From: David P. Hayes
Date: Sunday, January 11, 1998 7:11 PM
>In article <19980110043800.XAA05219@ladder02.news.aol.com>,
> firstname.lastname@example.org (FilmGene) wrote:
>> <<Despised by the Liberals, Ayn Rand is nonetheless one of the greatest
>> philosophers and novelists ever. >>
>> Thankfully, a minority opinion. Aside from doctrinaire right-wingers, she is an
>> embarassing footnote to American literature. A purple prose pseudo-intellectual
>> whose sole remaining appeal is her support of the far right. As a novelist, she
>> is mostly forgotten.
>> Gene Stavis, School of Visual Arts - NYC
email@example.com wrote in message
>One of my pet peeves is people who state rumours, guesses, and
>assumptions as if they were fact, without providing corroborating detail.
>Rather than break my own rule, I decided to doublecheck what I had said
>just a second ago. Ayn Rand's books are still in print and can be
>ordered through Amazon.com. Amazon.com provides space for people to give
>reviews of books. Atlas Shrugged, for example, has tons of reviews, some
>laudatory, some scathing. …
>Nevertheless, I think it is safe to say that Ayn Rand is not forgotten as
I too found odd Gene's statement that Ayn Rand was forgotten as a novelist. Then Gene's implication that Rand's influence was limited reminded me of the survey conducted on "books that made a difference" in peoples' lives. The Library of Congress did this in conjunction with the Book-of-the-Month Club, and the results were published in many newspapers. The findings:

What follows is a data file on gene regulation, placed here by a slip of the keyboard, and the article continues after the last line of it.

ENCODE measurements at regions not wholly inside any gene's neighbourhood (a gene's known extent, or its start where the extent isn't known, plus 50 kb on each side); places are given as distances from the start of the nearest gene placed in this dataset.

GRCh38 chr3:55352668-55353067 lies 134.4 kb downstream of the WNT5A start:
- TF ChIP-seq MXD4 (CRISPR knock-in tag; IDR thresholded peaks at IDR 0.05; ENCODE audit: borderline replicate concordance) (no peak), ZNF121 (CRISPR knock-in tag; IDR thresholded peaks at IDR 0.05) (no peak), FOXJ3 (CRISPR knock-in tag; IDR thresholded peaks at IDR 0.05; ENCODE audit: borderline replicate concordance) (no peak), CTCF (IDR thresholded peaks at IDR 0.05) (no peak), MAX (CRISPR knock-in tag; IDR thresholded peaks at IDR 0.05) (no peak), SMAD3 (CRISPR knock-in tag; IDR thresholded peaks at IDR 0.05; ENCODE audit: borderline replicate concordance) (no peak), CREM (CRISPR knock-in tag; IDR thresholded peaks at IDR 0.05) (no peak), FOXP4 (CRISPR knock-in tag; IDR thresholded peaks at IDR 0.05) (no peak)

#1: The Bible
#2: Atlas Shrugged (novel by Ayn Rand)
#14 (tie): The Fountainhead (novel by Ayn Rand)
Doesn't seem to me that she is forgotten, neither as novelist nor as thinker.
This survey was conducted in 1991. Perhaps Gene has knowledge that I don't have that so many of her admirers have died since then that were the survey to be conducted again, her books would not even have been among the 935 books cited.
And, Gene, in my efforts to be fair to your point of view, perhaps you figured that a book had to be #1 in influence for it to have been not forgotten, and that anything listed from number two on-down constitutes being forgotten. Please, Gene, tell us what your cut-off line is if we are being unfair to you.
A web search revealed these sources for the above information: "Los Angeles Times," Monday December 2, 1991, Section: Calendar, Page: 9, Pt. F, Col. 1; "The New York Times," December 1991.
-- David Hayes
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